Big country hospitality at Turon Gates

Lebanese treat Namoura

Australia has a dominant beach culture and that is many people’s destination for Christmas holidays or weekends away, but they also head for the hills and mountains. Our nation’s rugged alpine bushland is another world of silvery gum trees, towering pines, rivers, rocky outcrops, a sky free of light pollution and dimpled with stars. And then there’s the big country hospitality.

The view of the rugged countryside from our cabin at Turon Gates

My daughter Francesca and I recently stayed at Turon Gates, a 7000-acre property about three hours west of Sydney, beyond the Blue Mountains, where horseback was the preferred mode of transport and  a wood stove heated our comfy cabin at night. Because the cabins are run on solar power, and mobile phone reception is dodgy, it was a weekend of no gadgets.


Visitors camp by the river or stay in riverside cabins. Ours was on a hilltop with a knockout view. As we drove up, kangaroos bounded across the road in front of us. A bottle of wine, duck pate, olives and other nibbles had been thoughtfully provided. Otherwise you’re recommended to take your own food, although the owners will cook for you, if you’re lucky!

We went horseriding along a riverbed, the horses ploughing through the water and then winding up through rocky hillsides. The loudest noise was the the clip clop of the horses’ hooves. At the end of the ride we went back to have lunch with our hosts, Sonya and Soren Lunoe, who can talk as well as they cook. Soren also makes his own wine, which runs as freely as the river winding its way through the property. Ah yes, this was me trying to get over the fence to take a shortcut to the house.

Next time I will take the long way round

Soren used to be Sydney’s top chef many years ago before he decided he’d had enough of the rat race and bought this out of the way place. But he still loves to cook. He made the duck pate and then grilled duck breast, while Sonya rustled up a salad of greens, peas and fresh mint.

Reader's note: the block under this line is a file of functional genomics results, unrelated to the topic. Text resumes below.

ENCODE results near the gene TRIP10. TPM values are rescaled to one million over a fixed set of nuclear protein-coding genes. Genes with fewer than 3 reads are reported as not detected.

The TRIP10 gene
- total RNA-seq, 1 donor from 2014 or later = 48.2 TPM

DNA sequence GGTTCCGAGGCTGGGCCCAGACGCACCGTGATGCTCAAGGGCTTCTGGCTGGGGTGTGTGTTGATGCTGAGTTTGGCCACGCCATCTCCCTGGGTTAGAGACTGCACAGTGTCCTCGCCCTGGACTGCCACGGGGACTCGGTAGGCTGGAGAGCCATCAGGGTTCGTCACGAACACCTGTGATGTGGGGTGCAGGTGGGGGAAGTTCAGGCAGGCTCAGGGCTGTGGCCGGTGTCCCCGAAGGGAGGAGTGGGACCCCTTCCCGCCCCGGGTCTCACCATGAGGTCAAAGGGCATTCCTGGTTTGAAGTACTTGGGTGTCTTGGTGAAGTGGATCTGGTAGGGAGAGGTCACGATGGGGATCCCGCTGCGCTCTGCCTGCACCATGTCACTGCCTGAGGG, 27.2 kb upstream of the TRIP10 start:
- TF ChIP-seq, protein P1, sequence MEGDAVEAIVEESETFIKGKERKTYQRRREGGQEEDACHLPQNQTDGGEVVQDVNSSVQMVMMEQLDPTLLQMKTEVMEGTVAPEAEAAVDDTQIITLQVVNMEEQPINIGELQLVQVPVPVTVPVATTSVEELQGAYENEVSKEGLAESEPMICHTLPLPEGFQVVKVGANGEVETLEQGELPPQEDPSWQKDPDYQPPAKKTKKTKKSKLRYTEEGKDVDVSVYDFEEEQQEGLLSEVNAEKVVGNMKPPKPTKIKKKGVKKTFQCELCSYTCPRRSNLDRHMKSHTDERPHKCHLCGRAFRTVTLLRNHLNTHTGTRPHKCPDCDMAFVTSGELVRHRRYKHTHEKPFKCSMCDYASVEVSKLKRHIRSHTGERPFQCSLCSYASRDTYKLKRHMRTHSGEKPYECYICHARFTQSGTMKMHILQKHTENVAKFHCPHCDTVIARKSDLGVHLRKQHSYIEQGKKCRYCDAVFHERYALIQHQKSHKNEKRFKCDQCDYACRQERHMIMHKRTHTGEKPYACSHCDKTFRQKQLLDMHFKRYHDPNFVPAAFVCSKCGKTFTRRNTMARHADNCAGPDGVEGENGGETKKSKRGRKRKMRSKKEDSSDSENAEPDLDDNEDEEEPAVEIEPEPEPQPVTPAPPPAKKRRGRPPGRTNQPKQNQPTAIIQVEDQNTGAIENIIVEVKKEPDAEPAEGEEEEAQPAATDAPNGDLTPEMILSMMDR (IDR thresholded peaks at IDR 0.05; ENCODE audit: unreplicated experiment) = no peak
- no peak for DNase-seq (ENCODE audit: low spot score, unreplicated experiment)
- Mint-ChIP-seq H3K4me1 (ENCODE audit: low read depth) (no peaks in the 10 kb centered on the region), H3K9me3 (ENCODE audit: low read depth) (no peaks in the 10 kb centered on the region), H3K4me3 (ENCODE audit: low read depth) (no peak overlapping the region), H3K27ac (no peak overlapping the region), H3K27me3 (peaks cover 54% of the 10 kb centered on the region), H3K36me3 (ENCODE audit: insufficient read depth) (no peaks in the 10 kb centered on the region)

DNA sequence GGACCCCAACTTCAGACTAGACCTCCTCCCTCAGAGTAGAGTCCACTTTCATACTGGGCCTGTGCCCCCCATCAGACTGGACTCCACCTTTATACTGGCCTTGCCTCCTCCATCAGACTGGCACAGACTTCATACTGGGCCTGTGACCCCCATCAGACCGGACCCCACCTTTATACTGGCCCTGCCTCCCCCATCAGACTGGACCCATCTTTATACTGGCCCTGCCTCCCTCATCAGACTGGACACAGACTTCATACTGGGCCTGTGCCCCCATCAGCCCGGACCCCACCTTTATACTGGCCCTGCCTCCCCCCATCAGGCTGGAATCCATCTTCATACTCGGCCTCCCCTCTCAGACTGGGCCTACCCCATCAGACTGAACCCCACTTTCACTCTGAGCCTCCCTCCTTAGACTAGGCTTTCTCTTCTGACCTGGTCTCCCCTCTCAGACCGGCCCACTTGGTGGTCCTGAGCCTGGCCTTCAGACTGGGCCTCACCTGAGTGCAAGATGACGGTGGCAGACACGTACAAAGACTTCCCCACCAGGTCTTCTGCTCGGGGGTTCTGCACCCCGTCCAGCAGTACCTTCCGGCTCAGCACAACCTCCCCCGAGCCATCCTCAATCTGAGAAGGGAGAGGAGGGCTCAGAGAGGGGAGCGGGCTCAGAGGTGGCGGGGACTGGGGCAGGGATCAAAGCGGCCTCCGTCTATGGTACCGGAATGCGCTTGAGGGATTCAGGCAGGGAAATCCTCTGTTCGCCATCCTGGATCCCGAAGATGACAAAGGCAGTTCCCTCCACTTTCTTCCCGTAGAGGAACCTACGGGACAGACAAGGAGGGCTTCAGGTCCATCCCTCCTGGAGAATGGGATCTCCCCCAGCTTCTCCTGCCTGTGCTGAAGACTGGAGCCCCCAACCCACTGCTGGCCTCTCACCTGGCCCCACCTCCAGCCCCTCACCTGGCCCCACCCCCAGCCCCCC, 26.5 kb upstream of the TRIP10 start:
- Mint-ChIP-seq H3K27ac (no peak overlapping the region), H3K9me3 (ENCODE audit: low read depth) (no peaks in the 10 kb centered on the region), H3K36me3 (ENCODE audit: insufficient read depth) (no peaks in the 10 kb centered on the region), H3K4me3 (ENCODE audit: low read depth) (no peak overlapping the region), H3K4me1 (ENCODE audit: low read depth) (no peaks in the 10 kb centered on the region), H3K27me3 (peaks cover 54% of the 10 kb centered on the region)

And of course Soren uncorked a couple of bottles of his Turon Gates wine. The wines are made from premium handpicked grapes, basket pressed and aged for 12 months in French Oak Casks, hand bottled, waxed and labelled right here on the property.

While Sonya and Soren expect visitors to fish, bushwalk, horseride, kayak and generally get some exercise, they’re often amazed at the number of people who just come up here – and sleep.

“It’s city people who are just tired out and want to wind down, and that’s what they do – sleep really well,” said Sonya. Meanwhile, this is Soren (below) giving Francesca advice on life, the universe and everything.

 Sonya’s parents were Lebanese immigrants, so desserts and sweets are a forte of her cooking repertoire. We went back to Sydney with with a boot full of wine and rather a lot of this gorgeous cake flavoured with orange and topped with toasted pinenuts. It’s Sonya’s version of what she says is a light dessert!

Lebanese treat Namoura
Lebanese treat Namoura: Sonya’s version of what she says is a light dessert!

 CHECK LIST:

Turon Gates Turon Gates is about a three-hour drive from the Sydney CBD. Take the M4 Freeway (through Penrith and Katoomba) or M2/M7 Motorway (exit Richmond Road and turn right) to Lithgow. Drive through/past Lithgow and follow the signs to Mudgee until you come to a small village called Capertee (about 25 mins from Lithgow). Continue through Capertee for about 1.5 km and you will see a sign for Turon Gates on the left. It’s 4-6 km to the mountain cottages (depending which one you’re staying in) and 12 km to the river cottages – follow the signs and cattle grids.

Reservations: bookings@turongates.com
Call: 02 9969 3818

It’s very popular during school holidays, but otherwise weekends and especially weekdays are blissfully peaceful. Pets are welcome. Oh, and the wine is for sale. The rose is $A14 a bottle, with red wines up to $A20. Highly recommended.

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